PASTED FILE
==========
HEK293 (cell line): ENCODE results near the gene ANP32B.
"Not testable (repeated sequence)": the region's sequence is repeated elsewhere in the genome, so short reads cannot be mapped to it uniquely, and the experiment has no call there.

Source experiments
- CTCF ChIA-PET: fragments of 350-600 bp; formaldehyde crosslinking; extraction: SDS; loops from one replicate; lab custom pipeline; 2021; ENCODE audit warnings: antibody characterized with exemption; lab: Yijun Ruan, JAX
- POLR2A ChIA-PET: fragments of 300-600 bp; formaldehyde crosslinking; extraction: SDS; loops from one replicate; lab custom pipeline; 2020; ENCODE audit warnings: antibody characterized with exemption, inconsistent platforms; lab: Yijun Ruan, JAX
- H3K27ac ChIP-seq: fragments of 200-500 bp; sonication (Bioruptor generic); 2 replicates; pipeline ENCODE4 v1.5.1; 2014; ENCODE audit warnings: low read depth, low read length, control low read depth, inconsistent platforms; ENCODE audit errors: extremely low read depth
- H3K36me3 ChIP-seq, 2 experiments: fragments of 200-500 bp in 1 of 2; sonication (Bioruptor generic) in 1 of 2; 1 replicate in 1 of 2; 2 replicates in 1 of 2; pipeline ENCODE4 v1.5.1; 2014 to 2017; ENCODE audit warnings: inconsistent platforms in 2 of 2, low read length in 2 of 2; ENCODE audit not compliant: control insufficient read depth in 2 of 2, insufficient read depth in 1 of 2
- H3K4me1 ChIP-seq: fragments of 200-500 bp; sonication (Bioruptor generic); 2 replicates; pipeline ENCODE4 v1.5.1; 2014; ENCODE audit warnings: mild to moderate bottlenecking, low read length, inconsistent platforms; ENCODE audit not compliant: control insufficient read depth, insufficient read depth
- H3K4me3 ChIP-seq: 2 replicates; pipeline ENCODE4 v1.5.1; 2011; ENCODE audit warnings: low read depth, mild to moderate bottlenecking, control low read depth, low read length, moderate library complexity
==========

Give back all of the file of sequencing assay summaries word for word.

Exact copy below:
HEK293 (cell line): ENCODE results near the gene ANP32B.
"Not testable (repeated sequence)": the region's sequence is repeated elsewhere in the genome, so short reads cannot be mapped to it uniquely, and the experiment has no call there.

Source experiments
- CTCF ChIA-PET: fragments of 350-600 bp; formaldehyde crosslinking; extraction: SDS; loops from one replicate; lab custom pipeline; 2021; ENCODE audit warnings: antibody characterized with exemption; lab: Yijun Ruan, JAX
- POLR2A ChIA-PET: fragments of 300-600 bp; formaldehyde crosslinking; extraction: SDS; loops from one replicate; lab custom pipeline; 2020; ENCODE audit warnings: antibody characterized with exemption, inconsistent platforms; lab: Yijun Ruan, JAX
- H3K27ac ChIP-seq: fragments of 200-500 bp; sonication (Bioruptor generic); 2 replicates; pipeline ENCODE4 v1.5.1; 2014; ENCODE audit warnings: low read depth, low read length, control low read depth, inconsistent platforms; ENCODE audit errors: extremely low read depth
- H3K36me3 ChIP-seq, 2 experiments: fragments of 200-500 bp in 1 of 2; sonication (Bioruptor generic) in 1 of 2; 1 replicate in 1 of 2; 2 replicates in 1 of 2; pipeline ENCODE4 v1.5.1; 2014 to 2017; ENCODE audit warnings: inconsistent platforms in 2 of 2, low read length in 2 of 2; ENCODE audit not compliant: control insufficient read depth in 2 of 2, insufficient read depth in 1 of 2
- H3K4me1 ChIP-seq: fragments of 200-500 bp; sonication (Bioruptor generic); 2 replicates; pipeline ENCODE4 v1.5.1; 2014; ENCODE audit warnings: mild to moderate bottlenecking, low read length, inconsistent platforms; ENCODE audit not compliant: control insufficient read depth, insufficient read depth
- H3K4me3 ChIP-seq: 2 replicates; pipeline ENCODE4 v1.5.1; 2011; ENCODE audit warnings: low read depth, mild to moderate bottlenecking, control low read depth, low read length, moderate library complexity